AUGUSTA, Ga. — Tiger Woods will be trying to come from behind for his fifth green jacket Sunday at the Masters.

If he makes a charge, his play will shake the very ground of Augusta National Golf Club.

But as far as Woods is concerned, this should be a silent spring. After what happened in Friday’s second round, Woods should have been disqualified or pulled himself out of the competition.

To recap, Tiger went to the par-5 15th hole Friday at 5-under-par, in the thick of contention near the midway point of the 77th Masters.

He hit a perfectly struck wedge shot to the green. Too perfect. The ball clanged off the pin and spun a hasty retreat back into the pond fronting the green.

It must be said that what happened to Woods was a terrible break, the worst of his career. If he doesn’t hit the pin, at worst he makes par. Everything else being equal, Woods is one stroke off the lead at 6-under going into the final round.

He pitched up and made a remarkable bogey 6, finishing with another at 18 to card a 71 and stand at 3-under.

But the second pitch shot is the rub.

Woods, to be blunt, cheated. He may not have intended to, but he admitted to ESPN’s Tom Rinaldi that he went back 6 feet from his first divot to make his drop for the reloaded shot.

Masters officials reviewed the situation but called no further penalty. Then some wise guy — two wise guys, actually — watching on TV called in to say Woods deserved a penalty.

There are few things more loathsome than a snitch with a remote and a telephone, but Masters officials were compelled to re-examine the drop. They assessed Tiger a two-stroke penalty but allowed him to stay in the tournament, citing the recently created Rule 33, which is designed to protect players from bad rulings. Since he didn’t get penalized before he signed his card, the ruling was that he couldn’t be disqualified for a retroactive decision.

So woods played Saturday, with modest success by his standards. He shot a 70 and is tied for seventh at 3-under, four back of ex-Vandy golfer Brandt Snedeker and 2009 Masters champ Angel Cabrera.

Woods has won 14 major championships but remarkably has never come from behind in any of them. So what faces Tiger on Sunday appears by all counts to be a no-win scenario.

The last time Woods slammed into something that cost him this much was the fire hydrant outside his house back in Isleworth. If he wins, the victory will be tainted. If he goes on to break Jack Nicklaus’ record of 18 career majors by one, or even merely tie it, the achievement will be tainted.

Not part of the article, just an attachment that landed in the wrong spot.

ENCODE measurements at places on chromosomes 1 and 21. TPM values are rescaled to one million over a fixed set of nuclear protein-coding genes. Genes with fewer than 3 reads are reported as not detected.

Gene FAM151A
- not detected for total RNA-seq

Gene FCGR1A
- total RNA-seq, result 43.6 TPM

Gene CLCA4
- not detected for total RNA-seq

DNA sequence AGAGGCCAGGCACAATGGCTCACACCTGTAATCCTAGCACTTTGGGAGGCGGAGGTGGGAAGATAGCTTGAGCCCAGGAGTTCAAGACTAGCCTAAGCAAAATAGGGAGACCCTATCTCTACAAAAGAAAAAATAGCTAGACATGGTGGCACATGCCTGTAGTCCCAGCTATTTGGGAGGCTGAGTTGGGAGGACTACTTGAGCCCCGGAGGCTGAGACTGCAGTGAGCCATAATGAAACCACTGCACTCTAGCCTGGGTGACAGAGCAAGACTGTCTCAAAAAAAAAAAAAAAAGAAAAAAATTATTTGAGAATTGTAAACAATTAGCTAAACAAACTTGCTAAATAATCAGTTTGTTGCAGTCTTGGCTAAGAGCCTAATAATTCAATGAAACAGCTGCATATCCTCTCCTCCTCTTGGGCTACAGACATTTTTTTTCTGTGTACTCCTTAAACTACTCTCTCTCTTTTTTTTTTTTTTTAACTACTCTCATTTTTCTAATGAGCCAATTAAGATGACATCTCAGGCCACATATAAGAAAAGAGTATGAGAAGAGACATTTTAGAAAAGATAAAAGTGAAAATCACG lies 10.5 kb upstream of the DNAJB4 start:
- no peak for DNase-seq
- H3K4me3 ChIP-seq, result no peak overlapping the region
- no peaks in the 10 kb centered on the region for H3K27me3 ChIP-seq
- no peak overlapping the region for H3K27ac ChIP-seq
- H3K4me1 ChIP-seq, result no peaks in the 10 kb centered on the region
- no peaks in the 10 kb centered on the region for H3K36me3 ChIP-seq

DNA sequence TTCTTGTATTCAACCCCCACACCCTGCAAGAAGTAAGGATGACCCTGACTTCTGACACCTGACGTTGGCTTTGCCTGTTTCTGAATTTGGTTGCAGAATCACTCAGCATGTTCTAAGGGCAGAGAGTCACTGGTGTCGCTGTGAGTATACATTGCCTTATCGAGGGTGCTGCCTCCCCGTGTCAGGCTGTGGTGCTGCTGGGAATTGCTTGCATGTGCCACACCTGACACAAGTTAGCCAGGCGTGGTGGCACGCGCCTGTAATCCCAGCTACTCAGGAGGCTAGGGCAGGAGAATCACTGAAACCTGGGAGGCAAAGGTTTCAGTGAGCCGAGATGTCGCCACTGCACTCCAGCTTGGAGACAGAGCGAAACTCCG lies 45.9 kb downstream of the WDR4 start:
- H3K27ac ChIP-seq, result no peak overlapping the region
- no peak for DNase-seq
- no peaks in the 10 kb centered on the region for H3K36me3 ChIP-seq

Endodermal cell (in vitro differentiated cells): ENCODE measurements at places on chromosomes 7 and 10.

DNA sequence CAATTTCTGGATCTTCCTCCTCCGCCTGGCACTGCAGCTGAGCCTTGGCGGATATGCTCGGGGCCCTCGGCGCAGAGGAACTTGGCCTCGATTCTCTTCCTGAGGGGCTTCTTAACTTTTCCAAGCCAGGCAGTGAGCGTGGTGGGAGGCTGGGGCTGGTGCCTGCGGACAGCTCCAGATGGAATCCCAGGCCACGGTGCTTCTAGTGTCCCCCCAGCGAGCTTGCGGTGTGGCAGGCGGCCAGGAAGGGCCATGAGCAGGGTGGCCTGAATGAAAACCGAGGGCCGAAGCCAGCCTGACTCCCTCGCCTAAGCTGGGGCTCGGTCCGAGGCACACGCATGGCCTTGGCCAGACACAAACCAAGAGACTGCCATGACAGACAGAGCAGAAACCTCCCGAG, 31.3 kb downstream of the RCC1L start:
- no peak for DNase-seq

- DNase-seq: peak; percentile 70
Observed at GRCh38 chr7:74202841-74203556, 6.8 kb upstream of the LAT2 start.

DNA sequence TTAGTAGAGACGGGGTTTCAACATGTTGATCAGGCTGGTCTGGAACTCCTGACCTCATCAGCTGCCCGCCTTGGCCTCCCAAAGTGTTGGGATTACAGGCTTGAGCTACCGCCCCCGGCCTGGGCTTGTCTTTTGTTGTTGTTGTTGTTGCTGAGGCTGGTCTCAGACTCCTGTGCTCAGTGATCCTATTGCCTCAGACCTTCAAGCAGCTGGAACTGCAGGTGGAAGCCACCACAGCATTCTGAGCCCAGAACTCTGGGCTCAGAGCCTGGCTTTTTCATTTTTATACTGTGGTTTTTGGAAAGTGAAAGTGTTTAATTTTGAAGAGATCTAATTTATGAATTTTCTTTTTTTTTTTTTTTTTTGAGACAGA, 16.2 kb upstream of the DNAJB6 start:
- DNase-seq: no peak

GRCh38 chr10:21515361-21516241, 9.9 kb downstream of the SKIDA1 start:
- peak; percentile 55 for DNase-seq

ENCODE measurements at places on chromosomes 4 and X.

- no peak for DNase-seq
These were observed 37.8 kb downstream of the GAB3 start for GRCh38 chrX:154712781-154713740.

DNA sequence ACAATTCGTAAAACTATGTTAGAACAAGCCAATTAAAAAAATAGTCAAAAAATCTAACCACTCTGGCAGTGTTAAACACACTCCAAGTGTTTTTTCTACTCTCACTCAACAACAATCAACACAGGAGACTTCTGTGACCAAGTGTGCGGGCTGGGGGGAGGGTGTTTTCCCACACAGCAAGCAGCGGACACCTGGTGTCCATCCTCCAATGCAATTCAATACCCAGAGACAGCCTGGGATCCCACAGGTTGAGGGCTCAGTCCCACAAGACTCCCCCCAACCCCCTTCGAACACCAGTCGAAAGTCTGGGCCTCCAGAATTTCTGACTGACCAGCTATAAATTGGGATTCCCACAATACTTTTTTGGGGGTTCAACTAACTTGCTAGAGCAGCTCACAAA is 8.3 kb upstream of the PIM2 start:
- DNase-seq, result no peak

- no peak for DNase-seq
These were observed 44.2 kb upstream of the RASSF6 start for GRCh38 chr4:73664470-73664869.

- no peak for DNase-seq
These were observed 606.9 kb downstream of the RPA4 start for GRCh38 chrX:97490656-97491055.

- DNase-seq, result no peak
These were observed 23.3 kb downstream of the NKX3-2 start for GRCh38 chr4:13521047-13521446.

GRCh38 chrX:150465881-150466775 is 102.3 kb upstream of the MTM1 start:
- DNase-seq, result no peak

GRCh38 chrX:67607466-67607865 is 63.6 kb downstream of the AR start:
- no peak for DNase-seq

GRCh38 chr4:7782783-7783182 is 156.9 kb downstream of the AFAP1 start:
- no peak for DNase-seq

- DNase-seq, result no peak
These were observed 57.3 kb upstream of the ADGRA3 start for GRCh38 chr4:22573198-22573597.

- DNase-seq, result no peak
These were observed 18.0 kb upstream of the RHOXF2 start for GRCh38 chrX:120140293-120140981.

Those who don’t get what all the fuss is about don’t know golf. This is a sport with rules officials, but none more important than yourself. Webb Simpson called a penalty on himself during the final round of the 2011 Zurich Classic of New Orleans when his ball wobbled on the green as he prepared to putt, eventually handing the victory to Bubba Watson.

No one else saw it, including Watson. But Simpson did. He couldn’t have lived with himself if he won under such circumstances. Karma rewarded him last year with a hard-fought U.S. Open victory at Olympic in San Francisco.

You can argue that Woods actually demonstrated greater respect for the game by heeding the decision of the court. Perhaps.

But in the long run, by withdrawing he would have recaptured some of that good will that he lost four years ago after he hit that hydrant and unleashed the torrent of a torrid sex scandal.

Woods deals in the realities of hard numbers, birdies and eagles and pars. But there is also the reality of perception, and the perception is Woods was given a break because he is Tiger Woods, the world No. 1 and the game’s most marketable asset.

“They would have DQ’d me for sure,” former LSU golfer John Peterson said after his round.

Whether they would have or not, the perception is Woods got favorable treatment.

As it is, Tiger will play Sunday, he will wear something red, and he will play to win. As he should.

But it would be better for the Masters, and for him, if he doesn’t. Better for golf if the famous Augusta roars are reserved for someone else.

Someone who didn’t break the rules.